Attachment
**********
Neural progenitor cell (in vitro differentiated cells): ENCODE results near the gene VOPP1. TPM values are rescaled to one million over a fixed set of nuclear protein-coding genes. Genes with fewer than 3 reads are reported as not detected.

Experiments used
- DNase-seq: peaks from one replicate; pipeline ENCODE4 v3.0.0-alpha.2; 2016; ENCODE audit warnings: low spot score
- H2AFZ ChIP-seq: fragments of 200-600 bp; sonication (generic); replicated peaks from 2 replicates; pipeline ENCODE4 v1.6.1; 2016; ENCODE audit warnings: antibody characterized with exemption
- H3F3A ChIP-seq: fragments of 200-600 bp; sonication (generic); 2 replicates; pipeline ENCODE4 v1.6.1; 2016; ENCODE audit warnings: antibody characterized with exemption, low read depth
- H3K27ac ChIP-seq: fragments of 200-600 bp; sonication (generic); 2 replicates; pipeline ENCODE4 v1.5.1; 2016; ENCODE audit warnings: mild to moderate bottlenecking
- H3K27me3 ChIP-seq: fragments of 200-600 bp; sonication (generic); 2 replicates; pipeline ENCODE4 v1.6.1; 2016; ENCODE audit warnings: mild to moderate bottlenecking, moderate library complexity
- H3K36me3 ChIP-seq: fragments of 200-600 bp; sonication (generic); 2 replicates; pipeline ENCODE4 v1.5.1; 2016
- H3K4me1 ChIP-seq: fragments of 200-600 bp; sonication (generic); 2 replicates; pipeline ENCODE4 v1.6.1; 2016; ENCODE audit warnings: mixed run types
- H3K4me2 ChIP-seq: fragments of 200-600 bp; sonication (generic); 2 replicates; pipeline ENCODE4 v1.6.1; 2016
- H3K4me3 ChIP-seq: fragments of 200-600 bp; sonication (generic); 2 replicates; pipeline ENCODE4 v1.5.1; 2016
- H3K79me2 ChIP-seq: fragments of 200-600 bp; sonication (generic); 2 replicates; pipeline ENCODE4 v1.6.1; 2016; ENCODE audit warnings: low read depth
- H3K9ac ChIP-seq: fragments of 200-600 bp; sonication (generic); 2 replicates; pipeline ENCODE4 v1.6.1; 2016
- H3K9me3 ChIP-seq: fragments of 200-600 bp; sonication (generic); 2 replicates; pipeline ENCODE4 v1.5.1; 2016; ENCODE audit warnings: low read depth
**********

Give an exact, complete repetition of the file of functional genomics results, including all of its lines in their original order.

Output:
Neural progenitor cell (in vitro differentiated cells): ENCODE results near the gene VOPP1. TPM values are rescaled to one million over a fixed set of nuclear protein-coding genes. Genes with fewer than 3 reads are reported as not detected.

Experiments used
- DNase-seq: peaks from one replicate; pipeline ENCODE4 v3.0.0-alpha.2; 2016; ENCODE audit warnings: low spot score
- H2AFZ ChIP-seq: fragments of 200-600 bp; sonication (generic); replicated peaks from 2 replicates; pipeline ENCODE4 v1.6.1; 2016; ENCODE audit warnings: antibody characterized with exemption
- H3F3A ChIP-seq: fragments of 200-600 bp; sonication (generic); 2 replicates; pipeline ENCODE4 v1.6.1; 2016; ENCODE audit warnings: antibody characterized with exemption, low read depth
- H3K27ac ChIP-seq: fragments of 200-600 bp; sonication (generic); 2 replicates; pipeline ENCODE4 v1.5.1; 2016; ENCODE audit warnings: mild to moderate bottlenecking
- H3K27me3 ChIP-seq: fragments of 200-600 bp; sonication (generic); 2 replicates; pipeline ENCODE4 v1.6.1; 2016; ENCODE audit warnings: mild to moderate bottlenecking, moderate library complexity
- H3K36me3 ChIP-seq: fragments of 200-600 bp; sonication (generic); 2 replicates; pipeline ENCODE4 v1.5.1; 2016
- H3K4me1 ChIP-seq: fragments of 200-600 bp; sonication (generic); 2 replicates; pipeline ENCODE4 v1.6.1; 2016; ENCODE audit warnings: mixed run types
- H3K4me2 ChIP-seq: fragments of 200-600 bp; sonication (generic); 2 replicates; pipeline ENCODE4 v1.6.1; 2016
- H3K4me3 ChIP-seq: fragments of 200-600 bp; sonication (generic); 2 replicates; pipeline ENCODE4 v1.5.1; 2016
- H3K79me2 ChIP-seq: fragments of 200-600 bp; sonication (generic); 2 replicates; pipeline ENCODE4 v1.6.1; 2016; ENCODE audit warnings: low read depth
- H3K9ac ChIP-seq: fragments of 200-600 bp; sonication (generic); 2 replicates; pipeline ENCODE4 v1.6.1; 2016
- H3K9me3 ChIP-seq: fragments of 200-600 bp; sonication (generic); 2 replicates; pipeline ENCODE4 v1.5.1; 2016; ENCODE audit warnings: low read depth